The Engineering Institute of Canada
Founded in 1887
Now a Federation of Twelve Canadian Engineering Societies

Article 1 - Documenting the History of Engineering in Canada

There are no definitive written histories of engineering in Canada, although there is a surprising amount of miscellaneous related material in this field. There are also a number of books covering engineering generally or specific subjects within the context of engineering and its disciplines. Until quite recently, there was also a dearth of consolidated institutional material related to the profession, except in so far as it was covered in articles and news items in the professional institute, society and association magazines. These magazines have also been a major source of (usually brief) biographical material, augmented by a very limited number of books. Universities and companies have also been slow to produce books describing the historical development of their engineering activities.

Generally speaking, academic historians have been reluctant to discuss or describe engineering developments that have influenced the political, economic and social factors that are their principal concerns. The lack of source material that meets the professional requirements of academic researchers is, of course, one of the principal disincentives to such discussions and descriptions. Academics also appear to be skeptical of the contributions of enthusiastic `amateurs' to history of any kind, since these contributions do not necessarily meet their professional criteria. On the other hand, it is often the enthusiastic `amateurs' who have the necessary technical backgrounds to explain the essence of the engineering in the same way that economists can help guide historians through the complexities of developments in their field.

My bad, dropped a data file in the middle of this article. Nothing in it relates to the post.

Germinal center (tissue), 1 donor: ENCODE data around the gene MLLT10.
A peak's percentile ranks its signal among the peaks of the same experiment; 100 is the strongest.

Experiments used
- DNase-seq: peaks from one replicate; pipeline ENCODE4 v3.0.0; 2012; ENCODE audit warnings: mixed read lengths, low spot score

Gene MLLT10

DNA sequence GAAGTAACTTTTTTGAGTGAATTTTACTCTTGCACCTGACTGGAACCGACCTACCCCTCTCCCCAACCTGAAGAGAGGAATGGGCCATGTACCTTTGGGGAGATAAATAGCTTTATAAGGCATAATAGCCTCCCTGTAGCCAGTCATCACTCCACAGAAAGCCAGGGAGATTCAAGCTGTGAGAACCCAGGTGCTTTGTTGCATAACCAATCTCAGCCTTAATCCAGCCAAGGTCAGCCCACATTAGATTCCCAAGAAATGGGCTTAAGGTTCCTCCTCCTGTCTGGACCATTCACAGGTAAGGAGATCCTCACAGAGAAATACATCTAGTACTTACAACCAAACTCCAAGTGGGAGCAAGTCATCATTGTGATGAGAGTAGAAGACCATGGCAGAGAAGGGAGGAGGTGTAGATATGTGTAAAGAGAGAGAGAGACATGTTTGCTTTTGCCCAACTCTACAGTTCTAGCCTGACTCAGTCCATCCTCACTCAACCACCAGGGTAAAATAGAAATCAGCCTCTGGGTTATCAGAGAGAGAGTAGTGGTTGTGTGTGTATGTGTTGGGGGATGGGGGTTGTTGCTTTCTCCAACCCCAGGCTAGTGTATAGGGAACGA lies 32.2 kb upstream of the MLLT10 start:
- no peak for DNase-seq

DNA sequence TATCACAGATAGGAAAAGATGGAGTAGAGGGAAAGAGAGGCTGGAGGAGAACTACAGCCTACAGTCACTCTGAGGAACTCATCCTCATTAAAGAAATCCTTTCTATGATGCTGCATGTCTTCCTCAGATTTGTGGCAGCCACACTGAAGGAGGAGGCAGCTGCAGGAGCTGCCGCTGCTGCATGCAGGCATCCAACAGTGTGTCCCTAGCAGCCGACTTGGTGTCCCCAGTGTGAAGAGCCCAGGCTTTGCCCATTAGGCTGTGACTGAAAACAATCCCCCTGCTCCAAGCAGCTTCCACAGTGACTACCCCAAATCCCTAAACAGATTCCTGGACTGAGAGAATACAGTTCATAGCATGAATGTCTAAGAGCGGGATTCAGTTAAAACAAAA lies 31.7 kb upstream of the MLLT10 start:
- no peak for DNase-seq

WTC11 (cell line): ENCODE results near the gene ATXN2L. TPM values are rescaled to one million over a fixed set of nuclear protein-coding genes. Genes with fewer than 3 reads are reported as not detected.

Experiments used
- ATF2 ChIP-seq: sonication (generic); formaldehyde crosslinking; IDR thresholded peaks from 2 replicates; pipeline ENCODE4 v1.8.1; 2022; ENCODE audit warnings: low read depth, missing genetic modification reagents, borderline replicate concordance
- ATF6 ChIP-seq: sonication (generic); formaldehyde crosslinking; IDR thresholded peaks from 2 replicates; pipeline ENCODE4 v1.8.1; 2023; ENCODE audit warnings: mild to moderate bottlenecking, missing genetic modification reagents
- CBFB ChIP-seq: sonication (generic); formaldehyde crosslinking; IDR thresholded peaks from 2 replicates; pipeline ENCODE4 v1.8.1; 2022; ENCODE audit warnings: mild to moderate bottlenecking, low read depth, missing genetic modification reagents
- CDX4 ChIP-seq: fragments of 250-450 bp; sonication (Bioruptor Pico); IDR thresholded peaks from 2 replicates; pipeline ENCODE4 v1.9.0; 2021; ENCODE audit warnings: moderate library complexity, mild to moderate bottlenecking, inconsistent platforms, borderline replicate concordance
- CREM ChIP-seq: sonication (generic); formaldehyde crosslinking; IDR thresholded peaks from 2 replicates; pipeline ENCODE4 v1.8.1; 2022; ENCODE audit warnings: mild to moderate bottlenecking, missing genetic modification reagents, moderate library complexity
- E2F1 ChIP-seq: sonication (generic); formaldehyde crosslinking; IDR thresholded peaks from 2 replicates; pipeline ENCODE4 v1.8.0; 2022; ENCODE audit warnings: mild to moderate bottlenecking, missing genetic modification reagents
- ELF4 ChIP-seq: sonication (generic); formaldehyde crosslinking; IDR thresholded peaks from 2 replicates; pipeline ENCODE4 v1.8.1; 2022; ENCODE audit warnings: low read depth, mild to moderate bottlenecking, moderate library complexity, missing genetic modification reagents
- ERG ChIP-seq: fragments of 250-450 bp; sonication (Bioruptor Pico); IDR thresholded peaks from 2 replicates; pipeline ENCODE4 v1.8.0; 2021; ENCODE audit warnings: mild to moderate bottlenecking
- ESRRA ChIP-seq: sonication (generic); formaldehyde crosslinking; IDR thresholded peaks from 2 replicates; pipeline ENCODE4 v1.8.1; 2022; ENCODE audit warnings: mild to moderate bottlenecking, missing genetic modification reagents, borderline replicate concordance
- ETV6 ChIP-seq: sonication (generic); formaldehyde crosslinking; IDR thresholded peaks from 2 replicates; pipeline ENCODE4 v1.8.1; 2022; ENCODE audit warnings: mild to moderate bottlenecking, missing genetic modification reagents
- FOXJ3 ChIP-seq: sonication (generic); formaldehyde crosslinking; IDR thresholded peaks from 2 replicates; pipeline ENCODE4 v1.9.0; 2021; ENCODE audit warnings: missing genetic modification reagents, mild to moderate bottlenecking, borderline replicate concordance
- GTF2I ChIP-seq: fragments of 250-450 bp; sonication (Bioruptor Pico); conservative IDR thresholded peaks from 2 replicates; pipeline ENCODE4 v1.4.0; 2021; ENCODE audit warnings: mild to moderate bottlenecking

Attempts to introduce the history of engineering as a discrete subject - especially to non-engineering students - have been less than successful and the recent reductions in research funding within the academic sector have further weakened this situation. But while the separation of the history of engineering from the other aspects of history can be useful, the integration of it with these aspects will be by far the more important development in the future. In other words, both avenues need to be pursued and both professional and `amateur' contributions will be needed.

As a result of the situation just described, the public's awareness of engineering and its influence on the development of Canada and on the lives of its citizens leaves a gap yet to be properly filled. Add to this the general lack if interest of engineers as a group of professionals in the activities of their colleagues in years past and the situation becomes more complex still. Nevertheless, in recent years there has been a welcome increase in the interest some engineers have taken in the history of their field, and more articles and papers on the subject have been published.

Some of the recent initiatives have originated with the Engineering Institute of Canada and its Member Societies and with a number of the provincial Professional Associations. The Institute has sponsored a number of History Committees in past years, its most recent being the establishment of a Standing Committee for History & Archives in June 1999. The principal thrust of this Committee's work will be to promote awareness of the history of engineering in Canada, and it will do so in a number of ways including the encouragement of research and publication and the commemoration of Canadian engineering achievements.